These days, it's all about "small": Tech gadgets are tinier and tinier, information comes in ever-briefer sound bites or tweets. But with "Abstract Expressionist New York," the survey exhibition that runs at the Museum of Modern Art from Oct. 3 through April 25, the museum has headed in the other direction, with a vengeance.
Reinstalling its entire fourth floor, which usually houses half its galleries for paintings and sculpture, and further taking over galleries of drawings and prints on two other floors, MoMA is devoting more than 25,000 square feet of space to some 300 works-paintings, sculpture, drawings, prints, even photographs -30 artists who were part of the startling new movement that made New York City the center of the art world in the 1950s .
The space is justified not only by the large dimensions of the works-Jackson Pollock's One: Number 31, from 1950, is nearly 9 by 17 1/2 feet-but also by the outsize aims of their creators, says Ann Temkin, MoMA's chief curator of painting and sculpture and the organizer of the exhibition.
"It wasn't just that they were trying to make something to look at," Temkin says of these artistic pioneers. "They were trying to make something that would hit you like a truck. Maybe it was a sublime truck, but it was something that was going to overwhelm your body and your mind and your spirit."
The "sublime trucks" parked at MoMA, all from the museum's own huge holdings (nearly 1,000 works that could be labeled Abstract Expressionist, according to Temkin), include pieces by Pollock, of course, and Willem de Kooning, Mark Rothko, Robert Motherwell, Barnett Newman, Arshile Gorky, Lee Krasner, David Smith, and Joan Mitchell, to name just some of the more celebrated members of that loose-knit brother- (and sometimes sister-) hood.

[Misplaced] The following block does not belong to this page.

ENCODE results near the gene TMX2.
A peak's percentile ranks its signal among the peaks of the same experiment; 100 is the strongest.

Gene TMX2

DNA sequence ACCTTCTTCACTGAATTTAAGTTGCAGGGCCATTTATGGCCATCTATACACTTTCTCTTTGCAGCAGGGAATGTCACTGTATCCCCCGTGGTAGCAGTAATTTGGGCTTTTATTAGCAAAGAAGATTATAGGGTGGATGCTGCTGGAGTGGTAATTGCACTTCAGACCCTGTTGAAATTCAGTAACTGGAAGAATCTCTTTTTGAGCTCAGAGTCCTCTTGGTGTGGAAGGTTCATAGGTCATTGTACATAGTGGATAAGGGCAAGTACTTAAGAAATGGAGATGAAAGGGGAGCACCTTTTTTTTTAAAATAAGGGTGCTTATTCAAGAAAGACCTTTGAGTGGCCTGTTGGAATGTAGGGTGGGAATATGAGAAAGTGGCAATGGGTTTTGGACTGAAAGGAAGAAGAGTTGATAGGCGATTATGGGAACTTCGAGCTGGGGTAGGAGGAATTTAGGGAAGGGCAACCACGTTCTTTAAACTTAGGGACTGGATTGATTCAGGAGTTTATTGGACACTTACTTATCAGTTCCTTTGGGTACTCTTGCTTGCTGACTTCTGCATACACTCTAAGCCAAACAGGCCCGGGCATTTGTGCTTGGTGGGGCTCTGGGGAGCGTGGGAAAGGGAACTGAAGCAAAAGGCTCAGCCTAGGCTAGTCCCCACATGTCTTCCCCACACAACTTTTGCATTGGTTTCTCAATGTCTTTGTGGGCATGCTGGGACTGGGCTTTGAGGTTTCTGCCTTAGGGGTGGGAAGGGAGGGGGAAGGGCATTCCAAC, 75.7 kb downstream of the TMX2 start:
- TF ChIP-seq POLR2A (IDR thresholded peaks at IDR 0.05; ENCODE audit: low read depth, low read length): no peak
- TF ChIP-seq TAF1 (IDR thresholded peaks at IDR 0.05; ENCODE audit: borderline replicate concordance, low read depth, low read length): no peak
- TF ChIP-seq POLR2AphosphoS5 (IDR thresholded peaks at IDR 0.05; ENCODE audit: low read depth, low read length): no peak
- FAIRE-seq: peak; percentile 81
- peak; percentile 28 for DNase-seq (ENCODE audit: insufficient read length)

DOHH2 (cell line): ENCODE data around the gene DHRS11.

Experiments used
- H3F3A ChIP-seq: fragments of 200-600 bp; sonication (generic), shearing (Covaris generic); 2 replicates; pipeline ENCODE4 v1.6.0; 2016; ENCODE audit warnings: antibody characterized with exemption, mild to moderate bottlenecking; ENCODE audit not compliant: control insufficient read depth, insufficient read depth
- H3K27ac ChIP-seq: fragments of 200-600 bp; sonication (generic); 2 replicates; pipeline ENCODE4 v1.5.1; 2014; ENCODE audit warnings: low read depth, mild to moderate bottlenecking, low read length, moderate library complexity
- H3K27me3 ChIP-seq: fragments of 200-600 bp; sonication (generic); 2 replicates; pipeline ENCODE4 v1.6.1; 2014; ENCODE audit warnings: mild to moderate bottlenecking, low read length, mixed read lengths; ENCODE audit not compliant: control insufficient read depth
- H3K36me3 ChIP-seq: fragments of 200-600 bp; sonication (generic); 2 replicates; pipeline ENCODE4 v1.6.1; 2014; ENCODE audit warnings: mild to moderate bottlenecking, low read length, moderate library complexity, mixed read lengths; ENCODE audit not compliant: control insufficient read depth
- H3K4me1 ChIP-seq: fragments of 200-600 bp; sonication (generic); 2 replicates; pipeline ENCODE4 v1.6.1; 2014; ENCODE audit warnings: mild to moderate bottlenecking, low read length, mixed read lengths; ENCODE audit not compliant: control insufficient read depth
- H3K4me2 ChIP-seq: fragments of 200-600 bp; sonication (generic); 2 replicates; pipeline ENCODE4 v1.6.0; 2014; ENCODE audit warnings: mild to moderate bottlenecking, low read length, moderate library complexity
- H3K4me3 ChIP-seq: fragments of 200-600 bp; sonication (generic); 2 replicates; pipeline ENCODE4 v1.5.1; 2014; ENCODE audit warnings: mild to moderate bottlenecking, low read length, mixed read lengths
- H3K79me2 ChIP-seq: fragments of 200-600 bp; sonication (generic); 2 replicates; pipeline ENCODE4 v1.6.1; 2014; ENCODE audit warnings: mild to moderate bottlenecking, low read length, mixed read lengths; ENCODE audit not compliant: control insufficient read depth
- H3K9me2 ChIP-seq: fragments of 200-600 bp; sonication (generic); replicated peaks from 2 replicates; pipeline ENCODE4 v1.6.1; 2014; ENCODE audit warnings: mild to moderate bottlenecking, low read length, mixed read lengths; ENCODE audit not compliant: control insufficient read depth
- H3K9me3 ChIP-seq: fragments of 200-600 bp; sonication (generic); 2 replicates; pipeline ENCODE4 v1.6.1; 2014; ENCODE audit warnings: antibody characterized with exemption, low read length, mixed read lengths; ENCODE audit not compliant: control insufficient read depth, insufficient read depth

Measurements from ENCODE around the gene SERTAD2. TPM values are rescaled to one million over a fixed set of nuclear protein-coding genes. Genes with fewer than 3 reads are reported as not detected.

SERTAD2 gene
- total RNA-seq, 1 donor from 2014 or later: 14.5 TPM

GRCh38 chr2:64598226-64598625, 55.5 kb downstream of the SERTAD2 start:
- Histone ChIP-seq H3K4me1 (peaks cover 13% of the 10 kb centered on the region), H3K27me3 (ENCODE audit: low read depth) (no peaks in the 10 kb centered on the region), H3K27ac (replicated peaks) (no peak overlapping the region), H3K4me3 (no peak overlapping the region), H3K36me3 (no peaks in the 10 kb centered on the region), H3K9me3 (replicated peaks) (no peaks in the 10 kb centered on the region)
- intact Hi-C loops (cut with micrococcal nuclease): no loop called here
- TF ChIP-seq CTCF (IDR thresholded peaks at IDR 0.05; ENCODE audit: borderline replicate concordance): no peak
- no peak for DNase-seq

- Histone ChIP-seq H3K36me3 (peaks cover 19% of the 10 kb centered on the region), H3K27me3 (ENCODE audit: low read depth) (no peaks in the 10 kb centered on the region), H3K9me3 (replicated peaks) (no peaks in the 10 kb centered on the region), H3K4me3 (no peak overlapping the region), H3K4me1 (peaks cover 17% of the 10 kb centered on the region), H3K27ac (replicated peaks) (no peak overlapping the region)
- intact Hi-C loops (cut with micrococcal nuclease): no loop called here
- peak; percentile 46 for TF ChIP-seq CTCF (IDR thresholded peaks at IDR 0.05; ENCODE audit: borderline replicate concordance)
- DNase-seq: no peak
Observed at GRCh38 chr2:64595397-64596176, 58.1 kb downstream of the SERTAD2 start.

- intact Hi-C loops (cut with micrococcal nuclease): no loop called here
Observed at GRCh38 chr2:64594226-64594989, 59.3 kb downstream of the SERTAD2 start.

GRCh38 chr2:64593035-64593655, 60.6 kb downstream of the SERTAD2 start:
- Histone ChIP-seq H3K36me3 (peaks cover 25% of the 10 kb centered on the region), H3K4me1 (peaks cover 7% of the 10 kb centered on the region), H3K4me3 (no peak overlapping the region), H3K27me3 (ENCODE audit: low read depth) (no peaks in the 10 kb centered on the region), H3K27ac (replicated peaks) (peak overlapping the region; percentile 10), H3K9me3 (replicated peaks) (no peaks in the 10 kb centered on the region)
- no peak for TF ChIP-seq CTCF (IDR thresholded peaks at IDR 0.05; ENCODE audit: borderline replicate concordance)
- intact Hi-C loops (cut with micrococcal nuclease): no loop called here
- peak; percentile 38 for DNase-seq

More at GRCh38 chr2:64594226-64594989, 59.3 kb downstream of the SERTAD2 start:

Surprisingly, perhaps, this is the first time in more than 40 years that these works are being displayed together at the museum in a comprehensive exhibition: The last such show was in 1969, which means that it will be a new experience for at least a couple of generations of MoMA-goers.
"Isn't that incredible?" Temkin says of the time gap. "I think it became something that people so took for granted, and thought they knew everything there was to know."
"The first two rooms will still be those European-scale paintings," Temkin said in an interview over the summer, as the show was still being organized, "and then it will be like-boom!"
Roughly chronological, "Abstract Expressionist New York" traces the development of the movement, and of individual artists, some of whom earn special rooms where visitors can study their work in depth. In general, the curator says, the flow of the show is not intended to elicit an "'oh yeah, that's a great Pollock. Oh yeah, that's a great Rothko.' We're plunging you into their own efforts and their own struggles."
Some lesser-known compatriots of the big-name artists are also being shown, to sink or swim alongside them. These include William Baziotes, Theodoros Stamos, and Bradley Walker Tomlin; the last, Temlin says, "died in 1953, tragically early, so the career didn't have a chance to develop. MoMA owns three paintings of his-at least two will be up. They are really strong-and in the proximity of people like Pollock."
If the show is about a revolutionary breakthrough of the past, MoMA is also going to some effort to connect the exhibition to the present. The museum is "doing an iPad app for the show," Temlin says. She pronounces herself "curious" and "open-minded" about the museum's first iPad app, noting that, in any case, "there is no substitute" to seeing these works in the flesh: "It's not really about the image-it's about the physical and psychological experience that you have with this thing that in many cases is bigger than you are."
Adding to that experience will be tours led by young working artists, whose commentaries are unscripted, the curator says. "I'm curious about what they think about the impact of these paintings," Temlin Savills. "Does it have relevance to what they're doing? What do they see in it that interests them?"
No question that they'll find something, Temlin says, "because all great art is new all over again, for every time."
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